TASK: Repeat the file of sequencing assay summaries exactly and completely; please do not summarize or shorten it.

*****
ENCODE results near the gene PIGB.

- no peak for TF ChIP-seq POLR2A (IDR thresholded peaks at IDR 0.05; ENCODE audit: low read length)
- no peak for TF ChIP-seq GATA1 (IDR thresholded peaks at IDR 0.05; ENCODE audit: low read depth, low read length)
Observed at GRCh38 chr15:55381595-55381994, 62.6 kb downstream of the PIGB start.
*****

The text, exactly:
ENCODE results near the gene PIGB.

- no peak for TF ChIP-seq POLR2A (IDR thresholded peaks at IDR 0.05; ENCODE audit: low read length)
- no peak for TF ChIP-seq GATA1 (IDR thresholded peaks at IDR 0.05; ENCODE audit: low read depth, low read length)
Observed at GRCh38 chr15:55381595-55381994, 62.6 kb downstream of the PIGB start.